Republican Senator Marco Rubio is pressing management consulting firm McKinsey & Company to reveal their dealings with the Chinese Communist Party (CCP). In a letter sent to the company on November 13, the senator also raises the question of whether or not the United States government should continue working with the firm. McKinsey is headquartered in New York City and has offices in 65 nations.
McKinsey and China
“I remain concerned that McKinsey & Company — either wittingly or unwittingly — is aiding the CCP’s attempt to supplant the United States and remake the international community in its own image… We must ensure that firms working on behalf of the United States Government and U.S. companies are putting America’s interests first. McKinsey’s inability to provide clear, direct answers only exacerbates those concerns,” Rubio said in the letter.
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Previously, the Republican senator sent a letter that inquired about the firm’s ties with the CCP. In its first response, the firm stated that the Communist Party has never been a client of the company. However, the firm admitted in its second response that they have done work for Chinese state-owned enterprises and have also provided advice to provincial as well as local governments.
Rubio questioned whether McKinsey had taken precautions to make sure that their Chinese clients were not under the control of the military and not involved in human rights violations. The firm refused to answer the query under the pretext of maintaining client confidentiality. The Senator also slammed them for dealing with Chinese clients who might be working in industries that are critical to the interests of the United States.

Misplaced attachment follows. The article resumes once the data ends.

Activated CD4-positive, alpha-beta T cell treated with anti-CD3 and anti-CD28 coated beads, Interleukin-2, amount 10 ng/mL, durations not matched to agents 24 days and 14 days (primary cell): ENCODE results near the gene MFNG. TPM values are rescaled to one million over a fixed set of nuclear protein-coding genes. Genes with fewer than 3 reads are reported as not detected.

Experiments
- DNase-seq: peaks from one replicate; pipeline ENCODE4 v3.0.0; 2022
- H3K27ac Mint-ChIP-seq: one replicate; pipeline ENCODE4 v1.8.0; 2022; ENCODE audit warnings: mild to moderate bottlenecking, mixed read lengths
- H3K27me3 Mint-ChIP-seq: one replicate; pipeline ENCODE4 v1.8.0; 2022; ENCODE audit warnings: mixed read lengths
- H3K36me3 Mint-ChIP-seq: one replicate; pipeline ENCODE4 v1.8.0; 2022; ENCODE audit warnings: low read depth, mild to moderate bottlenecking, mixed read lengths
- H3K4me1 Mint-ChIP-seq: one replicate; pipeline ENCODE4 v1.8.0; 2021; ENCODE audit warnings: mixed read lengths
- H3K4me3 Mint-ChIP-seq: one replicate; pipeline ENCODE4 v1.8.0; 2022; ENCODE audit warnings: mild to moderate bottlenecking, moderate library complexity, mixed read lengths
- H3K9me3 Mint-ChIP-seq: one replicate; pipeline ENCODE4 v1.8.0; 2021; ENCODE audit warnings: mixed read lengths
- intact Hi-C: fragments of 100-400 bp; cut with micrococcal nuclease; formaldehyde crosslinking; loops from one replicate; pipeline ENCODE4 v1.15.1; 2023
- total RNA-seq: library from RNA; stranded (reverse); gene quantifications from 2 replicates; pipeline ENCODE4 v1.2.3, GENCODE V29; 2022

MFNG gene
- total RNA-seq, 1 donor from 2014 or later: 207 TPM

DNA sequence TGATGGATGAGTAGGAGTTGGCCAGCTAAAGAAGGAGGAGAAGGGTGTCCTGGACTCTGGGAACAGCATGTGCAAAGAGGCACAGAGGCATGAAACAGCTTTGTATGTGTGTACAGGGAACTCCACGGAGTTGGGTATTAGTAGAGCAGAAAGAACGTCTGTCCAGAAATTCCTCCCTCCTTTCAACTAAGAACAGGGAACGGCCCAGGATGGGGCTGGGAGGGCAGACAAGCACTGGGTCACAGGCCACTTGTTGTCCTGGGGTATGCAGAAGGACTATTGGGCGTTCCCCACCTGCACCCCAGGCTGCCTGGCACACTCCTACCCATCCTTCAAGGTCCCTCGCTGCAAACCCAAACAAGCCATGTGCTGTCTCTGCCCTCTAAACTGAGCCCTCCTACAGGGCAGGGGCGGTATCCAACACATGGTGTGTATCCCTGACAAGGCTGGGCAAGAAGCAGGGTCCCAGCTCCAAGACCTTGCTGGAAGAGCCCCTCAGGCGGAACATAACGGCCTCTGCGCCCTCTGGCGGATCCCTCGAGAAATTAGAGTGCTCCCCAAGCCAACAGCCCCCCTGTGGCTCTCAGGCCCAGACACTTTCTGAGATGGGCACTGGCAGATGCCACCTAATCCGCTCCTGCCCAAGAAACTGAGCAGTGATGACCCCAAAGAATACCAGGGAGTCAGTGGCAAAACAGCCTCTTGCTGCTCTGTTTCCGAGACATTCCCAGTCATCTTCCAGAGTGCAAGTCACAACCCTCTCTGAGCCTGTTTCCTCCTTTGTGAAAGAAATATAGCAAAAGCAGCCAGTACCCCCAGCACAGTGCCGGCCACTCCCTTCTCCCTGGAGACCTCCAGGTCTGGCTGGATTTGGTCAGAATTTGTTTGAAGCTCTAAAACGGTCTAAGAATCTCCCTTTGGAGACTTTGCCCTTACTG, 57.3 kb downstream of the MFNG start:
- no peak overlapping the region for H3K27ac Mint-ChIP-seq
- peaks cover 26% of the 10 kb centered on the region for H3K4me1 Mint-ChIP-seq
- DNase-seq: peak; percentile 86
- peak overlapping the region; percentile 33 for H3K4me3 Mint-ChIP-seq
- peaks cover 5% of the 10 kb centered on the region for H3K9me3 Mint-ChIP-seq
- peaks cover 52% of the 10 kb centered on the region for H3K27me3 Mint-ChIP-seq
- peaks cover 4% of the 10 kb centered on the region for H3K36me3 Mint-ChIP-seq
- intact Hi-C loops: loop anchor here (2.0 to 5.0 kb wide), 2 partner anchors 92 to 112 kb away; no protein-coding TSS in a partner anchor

Back in 2018, media reports exposed deep ties between McKinsey and the Chinese government. The company held a retreat in the city of Kashgar, a place that is very close to the Uyghur internment camps. The firm is said to have played an important role in advancing Beijing’s Belt and Road Initiative (BRI), a project that has attracted criticism from the U.S. government, including concerns about how it is being used for debt-trap diplomacy in developing nations.
Given that the BRI is aimed at increasing Chinese influence and decreasing the presence of American companies internationally, Rubio expressed surprise at how the U.S. government continues to cooperate with McKinsey without even considering whether the company has been compromised by its relationship with the CCP.
Blocking capital access
In October, the Senator introduced a bill aimed at preventing blacklisted Chinese companies from accessing American capital markets. The bill proposed barring U.S. investment companies, insurance firms, and retirement funds from buying a stake in Chinese businesses that have been placed on the Commerce Department’s trade blacklist. In addition, companies that are identified to be backed by the Chinese military will be blocked. If approved, the legislation will ban these Chinese companies from trading on U.S. stock exchanges.
Rubio also introduced the Adversarial Platform Prevention (APP) Act in October, a piece of legislation aimed at establishing a set of censorship and data protection standards that have to be met by foreign software that is classified as high-risk. This includes apps like China’s WeChat and TikTok. Not meeting the standards would bar such software in the United States. The APP Act classifies software owned by an entity having principal operations in countries like China, Russia, Cuba, or Venezuela as high-risk.